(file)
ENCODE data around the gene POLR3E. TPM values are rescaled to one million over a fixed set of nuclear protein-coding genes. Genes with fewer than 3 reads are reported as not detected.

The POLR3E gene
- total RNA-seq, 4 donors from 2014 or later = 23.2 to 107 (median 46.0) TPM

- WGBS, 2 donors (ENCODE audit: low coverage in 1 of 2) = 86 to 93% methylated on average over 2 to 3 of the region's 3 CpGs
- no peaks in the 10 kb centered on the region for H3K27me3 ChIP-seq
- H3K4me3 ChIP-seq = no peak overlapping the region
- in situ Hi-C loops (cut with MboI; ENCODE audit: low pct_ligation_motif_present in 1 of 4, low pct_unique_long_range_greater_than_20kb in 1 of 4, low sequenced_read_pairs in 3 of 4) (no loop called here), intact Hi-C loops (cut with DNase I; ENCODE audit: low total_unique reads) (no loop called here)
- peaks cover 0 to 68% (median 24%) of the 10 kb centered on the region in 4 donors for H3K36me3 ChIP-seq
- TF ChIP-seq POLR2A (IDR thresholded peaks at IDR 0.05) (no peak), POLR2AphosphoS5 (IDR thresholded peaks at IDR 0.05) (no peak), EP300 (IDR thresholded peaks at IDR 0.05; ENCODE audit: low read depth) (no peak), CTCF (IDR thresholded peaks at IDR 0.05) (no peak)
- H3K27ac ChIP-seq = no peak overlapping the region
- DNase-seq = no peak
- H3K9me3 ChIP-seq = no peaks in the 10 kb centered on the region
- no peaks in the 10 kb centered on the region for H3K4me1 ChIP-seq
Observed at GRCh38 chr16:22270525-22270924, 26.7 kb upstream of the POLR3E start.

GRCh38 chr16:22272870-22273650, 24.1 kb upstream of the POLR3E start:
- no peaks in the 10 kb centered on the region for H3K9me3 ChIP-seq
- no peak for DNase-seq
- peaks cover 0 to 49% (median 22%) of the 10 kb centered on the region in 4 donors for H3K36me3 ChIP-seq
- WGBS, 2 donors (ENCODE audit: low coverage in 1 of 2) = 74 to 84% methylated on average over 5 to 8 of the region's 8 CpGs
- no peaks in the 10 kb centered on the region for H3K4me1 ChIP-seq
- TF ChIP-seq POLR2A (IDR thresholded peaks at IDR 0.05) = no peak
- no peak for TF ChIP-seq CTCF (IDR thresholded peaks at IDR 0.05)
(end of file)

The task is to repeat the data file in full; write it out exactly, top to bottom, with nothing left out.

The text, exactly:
ENCODE data around the gene POLR3E. TPM values are rescaled to one million over a fixed set of nuclear protein-coding genes. Genes with fewer than 3 reads are reported as not detected.

The POLR3E gene
- total RNA-seq, 4 donors from 2014 or later = 23.2 to 107 (median 46.0) TPM

- WGBS, 2 donors (ENCODE audit: low coverage in 1 of 2) = 86 to 93% methylated on average over 2 to 3 of the region's 3 CpGs
- no peaks in the 10 kb centered on the region for H3K27me3 ChIP-seq
- H3K4me3 ChIP-seq = no peak overlapping the region
- in situ Hi-C loops (cut with MboI; ENCODE audit: low pct_ligation_motif_present in 1 of 4, low pct_unique_long_range_greater_than_20kb in 1 of 4, low sequenced_read_pairs in 3 of 4) (no loop called here), intact Hi-C loops (cut with DNase I; ENCODE audit: low total_unique reads) (no loop called here)
- peaks cover 0 to 68% (median 24%) of the 10 kb centered on the region in 4 donors for H3K36me3 ChIP-seq
- TF ChIP-seq POLR2A (IDR thresholded peaks at IDR 0.05) (no peak), POLR2AphosphoS5 (IDR thresholded peaks at IDR 0.05) (no peak), EP300 (IDR thresholded peaks at IDR 0.05; ENCODE audit: low read depth) (no peak), CTCF (IDR thresholded peaks at IDR 0.05) (no peak)
- H3K27ac ChIP-seq = no peak overlapping the region
- DNase-seq = no peak
- H3K9me3 ChIP-seq = no peaks in the 10 kb centered on the region
- no peaks in the 10 kb centered on the region for H3K4me1 ChIP-seq
Observed at GRCh38 chr16:22270525-22270924, 26.7 kb upstream of the POLR3E start.

GRCh38 chr16:22272870-22273650, 24.1 kb upstream of the POLR3E start:
- no peaks in the 10 kb centered on the region for H3K9me3 ChIP-seq
- no peak for DNase-seq
- peaks cover 0 to 49% (median 22%) of the 10 kb centered on the region in 4 donors for H3K36me3 ChIP-seq
- WGBS, 2 donors (ENCODE audit: low coverage in 1 of 2) = 74 to 84% methylated on average over 5 to 8 of the region's 8 CpGs
- no peaks in the 10 kb centered on the region for H3K4me1 ChIP-seq
- TF ChIP-seq POLR2A (IDR thresholded peaks at IDR 0.05) = no peak
- no peak for TF ChIP-seq CTCF (IDR thresholded peaks at IDR 0.05)